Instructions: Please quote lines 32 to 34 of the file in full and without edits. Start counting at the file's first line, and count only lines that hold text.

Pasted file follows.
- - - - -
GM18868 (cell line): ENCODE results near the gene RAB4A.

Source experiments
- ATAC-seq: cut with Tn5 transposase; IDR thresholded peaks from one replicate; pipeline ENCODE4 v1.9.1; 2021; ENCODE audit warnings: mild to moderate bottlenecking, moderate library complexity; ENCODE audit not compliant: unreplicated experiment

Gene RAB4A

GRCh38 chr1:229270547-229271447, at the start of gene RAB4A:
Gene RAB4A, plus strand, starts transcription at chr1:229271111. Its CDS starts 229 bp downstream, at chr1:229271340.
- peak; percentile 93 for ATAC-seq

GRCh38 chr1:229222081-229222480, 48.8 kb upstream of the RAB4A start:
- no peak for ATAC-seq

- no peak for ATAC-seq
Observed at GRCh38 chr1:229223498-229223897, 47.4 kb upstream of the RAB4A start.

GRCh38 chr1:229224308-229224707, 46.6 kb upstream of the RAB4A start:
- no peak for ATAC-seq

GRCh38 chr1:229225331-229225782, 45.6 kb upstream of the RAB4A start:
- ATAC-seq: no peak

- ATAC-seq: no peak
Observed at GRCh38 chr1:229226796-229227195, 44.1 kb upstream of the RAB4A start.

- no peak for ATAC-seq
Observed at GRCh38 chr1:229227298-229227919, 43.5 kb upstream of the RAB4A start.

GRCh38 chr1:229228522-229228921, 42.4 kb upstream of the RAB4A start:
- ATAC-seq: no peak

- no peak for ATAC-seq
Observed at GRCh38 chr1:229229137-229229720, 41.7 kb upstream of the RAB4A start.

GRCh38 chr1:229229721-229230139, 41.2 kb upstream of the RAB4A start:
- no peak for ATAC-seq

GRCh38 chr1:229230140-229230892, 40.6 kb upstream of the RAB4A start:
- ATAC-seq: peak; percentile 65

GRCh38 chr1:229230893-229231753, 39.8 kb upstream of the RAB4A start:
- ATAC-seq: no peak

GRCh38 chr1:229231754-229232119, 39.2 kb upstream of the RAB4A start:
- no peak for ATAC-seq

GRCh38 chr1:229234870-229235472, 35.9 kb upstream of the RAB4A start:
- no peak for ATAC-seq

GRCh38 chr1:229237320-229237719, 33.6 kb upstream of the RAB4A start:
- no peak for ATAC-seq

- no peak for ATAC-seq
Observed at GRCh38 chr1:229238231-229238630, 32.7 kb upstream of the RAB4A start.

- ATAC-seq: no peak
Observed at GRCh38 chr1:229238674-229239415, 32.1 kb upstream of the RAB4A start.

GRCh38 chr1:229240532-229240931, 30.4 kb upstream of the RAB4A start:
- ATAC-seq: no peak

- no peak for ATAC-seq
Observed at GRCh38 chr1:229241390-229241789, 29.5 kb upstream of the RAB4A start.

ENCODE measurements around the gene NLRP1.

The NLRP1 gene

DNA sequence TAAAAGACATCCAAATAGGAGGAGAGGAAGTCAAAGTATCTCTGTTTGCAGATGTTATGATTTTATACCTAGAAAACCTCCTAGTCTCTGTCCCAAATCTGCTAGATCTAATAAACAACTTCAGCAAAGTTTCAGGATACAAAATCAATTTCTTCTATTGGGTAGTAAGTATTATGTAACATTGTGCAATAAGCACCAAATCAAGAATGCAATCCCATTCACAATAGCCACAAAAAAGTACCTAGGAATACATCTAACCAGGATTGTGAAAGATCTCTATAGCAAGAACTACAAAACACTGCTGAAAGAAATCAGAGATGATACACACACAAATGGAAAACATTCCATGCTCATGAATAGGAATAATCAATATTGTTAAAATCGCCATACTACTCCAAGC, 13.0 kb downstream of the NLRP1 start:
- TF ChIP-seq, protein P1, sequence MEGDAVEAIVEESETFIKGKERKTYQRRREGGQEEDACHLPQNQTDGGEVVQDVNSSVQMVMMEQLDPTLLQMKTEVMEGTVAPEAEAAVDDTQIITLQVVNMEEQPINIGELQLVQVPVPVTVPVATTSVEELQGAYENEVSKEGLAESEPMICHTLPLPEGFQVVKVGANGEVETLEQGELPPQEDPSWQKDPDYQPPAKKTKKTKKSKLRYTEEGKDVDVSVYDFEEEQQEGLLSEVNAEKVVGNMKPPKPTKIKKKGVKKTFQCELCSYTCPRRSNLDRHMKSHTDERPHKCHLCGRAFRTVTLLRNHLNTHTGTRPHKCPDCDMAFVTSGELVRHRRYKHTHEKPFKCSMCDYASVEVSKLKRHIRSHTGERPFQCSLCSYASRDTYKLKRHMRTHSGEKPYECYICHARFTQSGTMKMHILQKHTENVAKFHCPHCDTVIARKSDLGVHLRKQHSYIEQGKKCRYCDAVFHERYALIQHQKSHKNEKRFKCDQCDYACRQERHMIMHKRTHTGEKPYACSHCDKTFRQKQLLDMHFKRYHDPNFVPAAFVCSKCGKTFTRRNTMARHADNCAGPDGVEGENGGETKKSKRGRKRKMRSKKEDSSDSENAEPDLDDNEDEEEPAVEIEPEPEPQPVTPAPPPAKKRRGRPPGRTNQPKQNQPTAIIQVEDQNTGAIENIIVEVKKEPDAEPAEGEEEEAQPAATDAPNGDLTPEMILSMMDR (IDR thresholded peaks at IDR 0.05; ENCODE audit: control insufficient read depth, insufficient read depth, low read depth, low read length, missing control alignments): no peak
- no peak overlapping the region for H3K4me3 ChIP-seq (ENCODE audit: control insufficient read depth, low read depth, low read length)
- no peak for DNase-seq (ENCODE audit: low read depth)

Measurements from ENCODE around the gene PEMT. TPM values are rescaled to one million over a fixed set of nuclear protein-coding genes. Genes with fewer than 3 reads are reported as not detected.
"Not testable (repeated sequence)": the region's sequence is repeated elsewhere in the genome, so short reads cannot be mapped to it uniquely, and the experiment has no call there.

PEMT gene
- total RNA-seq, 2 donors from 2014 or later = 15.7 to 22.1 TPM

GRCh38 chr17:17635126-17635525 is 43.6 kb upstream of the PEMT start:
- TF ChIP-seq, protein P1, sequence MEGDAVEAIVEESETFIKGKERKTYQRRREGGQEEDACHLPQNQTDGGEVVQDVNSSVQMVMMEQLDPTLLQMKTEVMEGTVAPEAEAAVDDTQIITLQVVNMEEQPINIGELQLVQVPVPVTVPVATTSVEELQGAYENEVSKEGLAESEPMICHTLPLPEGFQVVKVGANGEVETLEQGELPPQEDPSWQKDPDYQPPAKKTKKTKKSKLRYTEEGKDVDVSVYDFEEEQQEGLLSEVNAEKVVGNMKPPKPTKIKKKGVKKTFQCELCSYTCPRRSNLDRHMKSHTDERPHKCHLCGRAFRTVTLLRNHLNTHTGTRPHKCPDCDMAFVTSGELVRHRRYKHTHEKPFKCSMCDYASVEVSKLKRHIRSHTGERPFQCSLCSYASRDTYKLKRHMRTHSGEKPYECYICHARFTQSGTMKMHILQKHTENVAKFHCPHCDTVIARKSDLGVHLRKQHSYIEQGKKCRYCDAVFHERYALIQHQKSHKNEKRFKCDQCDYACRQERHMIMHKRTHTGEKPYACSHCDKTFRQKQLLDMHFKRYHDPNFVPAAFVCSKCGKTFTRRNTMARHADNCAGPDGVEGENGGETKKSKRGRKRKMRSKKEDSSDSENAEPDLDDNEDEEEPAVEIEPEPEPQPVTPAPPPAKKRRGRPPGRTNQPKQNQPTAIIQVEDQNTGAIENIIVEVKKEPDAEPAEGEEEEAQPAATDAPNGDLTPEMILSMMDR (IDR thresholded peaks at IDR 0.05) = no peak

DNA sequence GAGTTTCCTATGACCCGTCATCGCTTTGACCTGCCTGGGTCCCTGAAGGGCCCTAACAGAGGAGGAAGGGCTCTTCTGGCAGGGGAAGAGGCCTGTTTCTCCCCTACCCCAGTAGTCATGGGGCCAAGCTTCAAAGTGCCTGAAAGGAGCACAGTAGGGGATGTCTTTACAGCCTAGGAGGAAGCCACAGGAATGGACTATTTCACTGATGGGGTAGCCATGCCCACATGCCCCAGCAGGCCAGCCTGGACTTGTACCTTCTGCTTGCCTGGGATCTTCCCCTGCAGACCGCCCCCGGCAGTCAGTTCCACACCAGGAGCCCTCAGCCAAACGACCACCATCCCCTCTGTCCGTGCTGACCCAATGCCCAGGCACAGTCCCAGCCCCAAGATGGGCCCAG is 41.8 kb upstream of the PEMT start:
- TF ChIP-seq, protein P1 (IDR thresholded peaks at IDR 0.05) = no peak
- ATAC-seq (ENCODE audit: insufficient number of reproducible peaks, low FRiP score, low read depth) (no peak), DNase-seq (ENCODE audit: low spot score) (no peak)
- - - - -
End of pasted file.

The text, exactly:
GRCh38 chr1:229234870-229235472, 35.9 kb upstream of the RAB4A start:
- no peak for ATAC-seq

GRCh38 chr1:229237320-229237719, 33.6 kb upstream of the RAB4A start: